By Sherrie Li
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By Sherrie Li
Bertrand Tavernier, the distinguished French film director, was lying flat on his back in his Paris apartment, blind in one eye and temporarily unable to see out of the other -- a fitting symbol, some might say, for the state of contemporary French cinema. That week, the last of October 1999, close to half a million Parisians had gone to see Star Wars Episode I: The Phantom Menace, but a mere 20,0001 or so had gone to see La Maladie de Sachs, C‘est Quoi la Vie? and Voyages -- three films that Tavernier touted as proof that the French were making some of the best movies in the world. ”I don’t know which country has produced films that are so free -- because that‘s the first quality, to have a film that’s free, that has freedom of expression, freedom of ideas, of style, of narration -- as have been produced recently in France,“ he said passionately. The problem was, not many people were going to see them.
Tavernier, the 58-year-old director of such acclaimed films as A Sunday in the Country, Round Midnight, Life and Nothing But, L.627 and Capitaine Conan, had more serious things to worry about, however. He had just undergone surgery for a collapsed retina in his one good eye, and did not know if he would ever see out of it again. (His sight has since improved.) A vast, shambling man, with white hair and a sizable belly (he‘s reputed to be one of cinema’s greatest cooks), he seemed in remarkably good spirits under the circumstances.
”How much can you see?“ I asked him.
”I can see the room,“ he replied, stretched out on the bed, ”but as if there were 10 filters. I can see the body, the way you are dressed, the color, but I don‘t have any focus.“
”And your other eye is blind?“
”It’s very bad, like blind. I‘m not even like Andre De Toth -- he had one good eye. He’s quite a superb character. He‘s the one who called me after Round Midnight came out and said, ’You know, Bertrand, you made me cry with your film, and it‘s difficult to cry with only one eye!’“
Tavernier laughed uproariously at the memory. His belly bobbed up and down. ”I adore that! I think it‘s a hilarious comment!“ Then he went on to compare his predicament with two films about blindness by another American friend of his, the late Delmer Daves. ”I adore some of his films, especially his Westerns,“ Tavernier said, ”and he made two films, one of which is for me a masterpiece called Pride of the Marines, in which John Garfield becomes blind after a fight. And the other film about blindness was that wonderful Western called The Hanging Tree, in which Maria Schell is temporarily blind. So I’m becoming a kind of Davesian character.“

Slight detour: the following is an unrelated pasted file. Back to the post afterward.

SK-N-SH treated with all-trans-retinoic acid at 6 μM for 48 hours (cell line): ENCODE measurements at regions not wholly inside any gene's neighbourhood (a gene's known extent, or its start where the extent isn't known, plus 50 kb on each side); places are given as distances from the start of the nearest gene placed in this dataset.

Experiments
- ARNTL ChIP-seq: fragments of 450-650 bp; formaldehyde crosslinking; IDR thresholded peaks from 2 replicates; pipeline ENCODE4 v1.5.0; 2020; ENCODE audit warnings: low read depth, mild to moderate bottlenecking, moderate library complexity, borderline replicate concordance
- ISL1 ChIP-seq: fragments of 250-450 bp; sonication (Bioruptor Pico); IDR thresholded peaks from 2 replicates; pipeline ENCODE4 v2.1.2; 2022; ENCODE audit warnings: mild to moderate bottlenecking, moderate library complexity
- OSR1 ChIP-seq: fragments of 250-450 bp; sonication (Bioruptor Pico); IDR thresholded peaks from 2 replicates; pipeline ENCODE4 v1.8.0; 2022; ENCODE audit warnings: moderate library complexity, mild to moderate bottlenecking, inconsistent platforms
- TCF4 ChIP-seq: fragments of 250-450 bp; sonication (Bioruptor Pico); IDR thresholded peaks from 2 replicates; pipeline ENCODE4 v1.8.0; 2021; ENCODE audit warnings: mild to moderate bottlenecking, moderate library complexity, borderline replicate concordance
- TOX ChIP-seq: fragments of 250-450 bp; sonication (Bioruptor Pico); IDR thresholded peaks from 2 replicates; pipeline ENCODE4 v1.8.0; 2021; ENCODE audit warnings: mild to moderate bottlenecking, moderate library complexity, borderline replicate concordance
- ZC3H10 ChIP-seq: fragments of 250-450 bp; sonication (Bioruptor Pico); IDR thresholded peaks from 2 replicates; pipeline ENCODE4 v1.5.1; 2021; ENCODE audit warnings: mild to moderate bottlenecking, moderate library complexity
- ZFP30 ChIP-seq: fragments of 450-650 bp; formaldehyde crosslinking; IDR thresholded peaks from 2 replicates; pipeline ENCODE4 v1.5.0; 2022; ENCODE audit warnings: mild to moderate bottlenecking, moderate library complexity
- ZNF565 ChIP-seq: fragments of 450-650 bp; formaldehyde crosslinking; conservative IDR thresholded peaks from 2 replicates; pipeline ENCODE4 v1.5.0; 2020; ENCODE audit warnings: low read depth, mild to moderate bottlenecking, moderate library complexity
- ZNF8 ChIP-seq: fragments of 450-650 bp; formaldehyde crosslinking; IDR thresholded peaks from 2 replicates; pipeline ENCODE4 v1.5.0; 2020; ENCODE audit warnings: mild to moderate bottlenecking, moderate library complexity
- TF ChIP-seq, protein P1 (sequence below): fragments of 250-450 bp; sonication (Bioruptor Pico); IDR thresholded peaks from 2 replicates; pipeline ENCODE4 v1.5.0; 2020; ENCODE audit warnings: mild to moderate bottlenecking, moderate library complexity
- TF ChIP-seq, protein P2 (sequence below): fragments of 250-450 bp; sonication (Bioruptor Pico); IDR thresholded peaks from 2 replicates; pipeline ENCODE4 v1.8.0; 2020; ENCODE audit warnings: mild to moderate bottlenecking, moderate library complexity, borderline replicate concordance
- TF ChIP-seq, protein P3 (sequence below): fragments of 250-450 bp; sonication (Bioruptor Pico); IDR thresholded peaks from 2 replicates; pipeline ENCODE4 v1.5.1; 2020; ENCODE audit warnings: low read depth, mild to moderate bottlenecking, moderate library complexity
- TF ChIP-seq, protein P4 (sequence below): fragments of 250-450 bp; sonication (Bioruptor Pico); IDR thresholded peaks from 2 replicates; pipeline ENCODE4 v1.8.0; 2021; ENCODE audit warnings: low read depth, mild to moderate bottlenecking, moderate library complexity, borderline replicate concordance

It was typical of Tavernier to find an American movie reference for his situation -- he is, after all, the co-author of two weighty tomes on American cinema, neither of which, to his immense regret, has ever been translated into English. Unfortunately, even for this great fan, love of American culture has become inextricably entwined with a kind of loathing and dread for what he calls ”the globalization of ignorance, which has the kids in New York, Montreal, Glasgow, Milano, Amsterdam and Madrid eating the same food, wearing the same clothes, listening a to the same music and seeing exactly the same film, which can be Austin Powers or Armageddon.“
”Isn‘t globalization just a polite way of saying American?“ I asked.
Lacking a crystal ball, or a direct line into what the brains of the 15-year-olds gorging themselves on The Matrix would be thinking in 20 years, it was hard for an American visitor to Paris to decide whether Tavernier’s fears were exaggerated or not. Could what The New York Times called America‘s global ”movie offensive“ bury the French film industry, as it had already buried others in Europe? I didn’t know. All I could say for sure, and did say to every director I met, was how much I‘d enjoyed watching French movies, over the last few years, in faraway Los Angeles -- the place where that offensive was assembled, marketed and beamed to every corner of the planet. If the average American movie was a musclebound global entertainment package on free-market steroids, then the average French movie, it seemed to me, was a government-sponsored cultural artifact with dark circles under its eyes. Watching one, I felt as if I was temporarily escaping not only the world outside the cinema, but contemporary cinema itself. Short on violence, sentimentality and wall-to-wall soundtrack music, the typical French film was forced to be a little longer on honesty, intelligence and political awareness.
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